MVN is used to capture the real motion of a professional figure skater in her ‘natural environment’, an ice rink. The purpose was to create an animated billboard for the Swedish television show ‘stars on ice’.
Computer graphics specialist, and owner of a MVN system, CG Sweden, was asked to create an animated billboard as the introduction for the popular Swedish TV show ‘Stars on Ice’. The TV publisher (TV4) wanted a figure skater made of clear ice.
Founder of CG Sweden, Peter Karlsson: “Historically we would have approached such task using elaborated key frame animation. With MVN, however, we were able to capture the real motion of a professional figure skater in her ‘natural environment’, an ice rink. Once again, MVN proved its capabilities and it confirmed our choice to use Xsens’ motion capture system for this project. I believe the results emphasize the true freedom of movement qualities of the MVN system.”
Making of the animated billboard
The first episode of the show was broadcast on Saturday 4th October 2008, with nearly 20% of all Swedish citizens watching the show!
MVN Studio for motion capture, AE for compositing, Lightwave3D for rendering, ZBrush & Lightwave for modelling, XSI7 for re-targeting/generating displacement maps/additional animation/cloth simulation.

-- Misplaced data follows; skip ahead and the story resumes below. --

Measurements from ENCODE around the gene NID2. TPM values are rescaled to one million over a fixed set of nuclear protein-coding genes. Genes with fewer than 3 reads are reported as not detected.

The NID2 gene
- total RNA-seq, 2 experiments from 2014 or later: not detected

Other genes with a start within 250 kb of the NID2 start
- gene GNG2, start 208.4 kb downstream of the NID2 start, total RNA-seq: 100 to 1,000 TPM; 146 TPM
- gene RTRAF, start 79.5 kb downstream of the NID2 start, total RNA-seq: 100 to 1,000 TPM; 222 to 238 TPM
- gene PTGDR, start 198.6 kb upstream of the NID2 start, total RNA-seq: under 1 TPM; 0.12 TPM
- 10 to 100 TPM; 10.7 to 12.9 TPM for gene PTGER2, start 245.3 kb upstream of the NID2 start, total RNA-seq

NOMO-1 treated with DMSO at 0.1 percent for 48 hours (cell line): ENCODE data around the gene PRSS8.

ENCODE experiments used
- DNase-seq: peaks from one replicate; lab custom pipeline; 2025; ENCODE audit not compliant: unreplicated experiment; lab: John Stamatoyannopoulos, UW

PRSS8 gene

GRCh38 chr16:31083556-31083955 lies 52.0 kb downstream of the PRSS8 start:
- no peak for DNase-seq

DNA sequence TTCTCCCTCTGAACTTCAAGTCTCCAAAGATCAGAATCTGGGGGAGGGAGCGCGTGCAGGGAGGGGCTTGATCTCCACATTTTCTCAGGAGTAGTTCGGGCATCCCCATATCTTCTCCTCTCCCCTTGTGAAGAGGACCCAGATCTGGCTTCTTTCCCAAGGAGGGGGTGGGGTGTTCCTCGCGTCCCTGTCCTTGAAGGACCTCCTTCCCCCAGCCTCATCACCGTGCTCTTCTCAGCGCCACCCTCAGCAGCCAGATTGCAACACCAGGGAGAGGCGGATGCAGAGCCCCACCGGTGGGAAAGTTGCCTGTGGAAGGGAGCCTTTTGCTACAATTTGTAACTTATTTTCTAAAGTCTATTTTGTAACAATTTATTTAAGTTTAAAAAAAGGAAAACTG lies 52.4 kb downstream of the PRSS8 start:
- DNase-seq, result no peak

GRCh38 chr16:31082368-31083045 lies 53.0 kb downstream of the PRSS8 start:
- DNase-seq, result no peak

CG Sweden produced 2 x 24 sec and 2 x 10 sec in total, Peter Karlsson: “I had no idea if doing motion capture on an ice skating rink would work, but it did. I also didn’t have time to dig too deep into shaders, so I used pretty much what comes out of the box in Lightwave. The dielectric shader did most of the work, but took ages to render (compared to the total length of the project)…”.
The picture to the right shows some of the used shaders. Click to enlarge.
To see what’s ‘behind the scenes’, please take a look at the next footage of the motion capture. It’s interesting to see a ‘different’ motion capture studio since it’s an ordinary ice rink. The director picked the final six out of about 60 different takes and we could do a rough cut the day after the Mocap session, to ensure he got what he wanted. It’s a 25MB Quicktime. Click on the image to the right to see the movie.